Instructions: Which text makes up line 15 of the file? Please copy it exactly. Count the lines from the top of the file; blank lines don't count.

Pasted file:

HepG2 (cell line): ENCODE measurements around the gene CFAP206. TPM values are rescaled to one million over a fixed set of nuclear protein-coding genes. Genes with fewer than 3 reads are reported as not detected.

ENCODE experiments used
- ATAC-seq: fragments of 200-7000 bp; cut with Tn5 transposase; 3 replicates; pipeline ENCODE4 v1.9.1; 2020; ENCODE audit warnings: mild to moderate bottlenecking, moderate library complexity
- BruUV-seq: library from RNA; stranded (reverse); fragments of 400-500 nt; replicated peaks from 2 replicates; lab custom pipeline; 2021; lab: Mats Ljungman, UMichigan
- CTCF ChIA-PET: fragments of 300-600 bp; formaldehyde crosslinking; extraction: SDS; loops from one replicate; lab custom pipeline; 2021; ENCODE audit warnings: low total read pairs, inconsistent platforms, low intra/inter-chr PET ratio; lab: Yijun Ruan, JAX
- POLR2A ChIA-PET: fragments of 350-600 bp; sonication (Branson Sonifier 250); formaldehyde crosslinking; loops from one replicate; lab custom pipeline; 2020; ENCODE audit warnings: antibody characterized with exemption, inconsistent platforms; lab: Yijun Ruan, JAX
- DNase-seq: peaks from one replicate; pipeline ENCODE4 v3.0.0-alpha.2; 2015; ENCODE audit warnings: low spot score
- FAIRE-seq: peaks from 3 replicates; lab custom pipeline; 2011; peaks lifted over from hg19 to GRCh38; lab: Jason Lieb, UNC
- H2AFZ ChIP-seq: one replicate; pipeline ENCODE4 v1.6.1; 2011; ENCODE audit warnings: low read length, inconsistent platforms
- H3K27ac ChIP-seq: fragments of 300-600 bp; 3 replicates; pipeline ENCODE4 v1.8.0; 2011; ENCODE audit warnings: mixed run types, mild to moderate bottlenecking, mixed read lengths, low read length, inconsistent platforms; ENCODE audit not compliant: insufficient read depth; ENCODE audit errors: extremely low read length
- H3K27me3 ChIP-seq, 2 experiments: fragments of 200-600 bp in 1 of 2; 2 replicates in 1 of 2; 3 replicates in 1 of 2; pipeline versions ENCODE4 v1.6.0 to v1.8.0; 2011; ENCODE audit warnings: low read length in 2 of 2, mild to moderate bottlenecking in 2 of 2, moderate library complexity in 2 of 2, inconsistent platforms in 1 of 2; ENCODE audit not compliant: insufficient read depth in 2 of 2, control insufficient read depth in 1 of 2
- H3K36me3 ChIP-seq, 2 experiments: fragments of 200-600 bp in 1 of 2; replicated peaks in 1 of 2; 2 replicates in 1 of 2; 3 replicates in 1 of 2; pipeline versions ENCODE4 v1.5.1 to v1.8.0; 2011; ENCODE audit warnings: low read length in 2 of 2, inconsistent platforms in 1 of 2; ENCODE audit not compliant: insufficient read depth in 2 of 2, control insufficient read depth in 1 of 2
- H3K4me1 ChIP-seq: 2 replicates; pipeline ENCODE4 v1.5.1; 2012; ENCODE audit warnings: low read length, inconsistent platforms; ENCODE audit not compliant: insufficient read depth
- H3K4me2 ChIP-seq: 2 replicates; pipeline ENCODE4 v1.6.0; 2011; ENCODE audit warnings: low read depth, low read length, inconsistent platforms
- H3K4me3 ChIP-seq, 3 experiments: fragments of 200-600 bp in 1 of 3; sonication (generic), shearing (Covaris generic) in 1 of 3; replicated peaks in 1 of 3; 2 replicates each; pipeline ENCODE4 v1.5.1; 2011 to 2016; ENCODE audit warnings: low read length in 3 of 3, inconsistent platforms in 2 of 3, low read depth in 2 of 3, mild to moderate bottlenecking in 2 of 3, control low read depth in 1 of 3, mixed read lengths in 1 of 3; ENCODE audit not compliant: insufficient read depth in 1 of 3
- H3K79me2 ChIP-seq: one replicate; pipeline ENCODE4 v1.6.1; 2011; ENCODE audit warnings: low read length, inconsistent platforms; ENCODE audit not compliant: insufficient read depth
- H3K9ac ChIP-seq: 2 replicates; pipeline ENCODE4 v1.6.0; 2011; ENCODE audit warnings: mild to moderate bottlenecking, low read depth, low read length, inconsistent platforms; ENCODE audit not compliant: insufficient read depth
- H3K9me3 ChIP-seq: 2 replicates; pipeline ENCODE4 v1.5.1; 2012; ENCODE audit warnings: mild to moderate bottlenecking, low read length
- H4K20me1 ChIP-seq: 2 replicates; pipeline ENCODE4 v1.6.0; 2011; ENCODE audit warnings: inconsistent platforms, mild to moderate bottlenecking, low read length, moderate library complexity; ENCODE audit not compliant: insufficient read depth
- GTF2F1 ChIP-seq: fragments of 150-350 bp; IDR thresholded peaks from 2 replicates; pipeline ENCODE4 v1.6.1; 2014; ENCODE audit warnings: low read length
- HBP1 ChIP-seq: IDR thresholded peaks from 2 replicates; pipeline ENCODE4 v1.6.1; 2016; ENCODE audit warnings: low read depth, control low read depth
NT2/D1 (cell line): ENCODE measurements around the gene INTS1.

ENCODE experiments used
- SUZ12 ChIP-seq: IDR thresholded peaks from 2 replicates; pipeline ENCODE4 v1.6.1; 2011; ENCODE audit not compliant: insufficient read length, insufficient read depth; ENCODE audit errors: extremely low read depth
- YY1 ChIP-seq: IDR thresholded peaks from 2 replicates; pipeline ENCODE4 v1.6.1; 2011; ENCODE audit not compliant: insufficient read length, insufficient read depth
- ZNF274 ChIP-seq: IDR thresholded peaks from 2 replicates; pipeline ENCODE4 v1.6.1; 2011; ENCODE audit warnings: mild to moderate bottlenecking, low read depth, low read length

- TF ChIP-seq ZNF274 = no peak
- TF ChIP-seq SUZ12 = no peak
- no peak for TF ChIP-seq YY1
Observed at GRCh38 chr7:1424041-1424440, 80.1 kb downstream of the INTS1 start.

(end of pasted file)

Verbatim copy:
- H3K4me3 ChIP-seq, 3 experiments: fragments of 200-600 bp in 1 of 3; sonication (generic), shearing (Covaris generic) in 1 of 3; replicated peaks in 1 of 3; 2 replicates each; pipeline ENCODE4 v1.5.1; 2011 to 2016; ENCODE audit warnings: low read length in 3 of 3, inconsistent platforms in 2 of 3, low read depth in 2 of 3, mild to moderate bottlenecking in 2 of 3, control low read depth in 1 of 3, mixed read lengths in 1 of 3; ENCODE audit not compliant: insufficient read depth in 1 of 3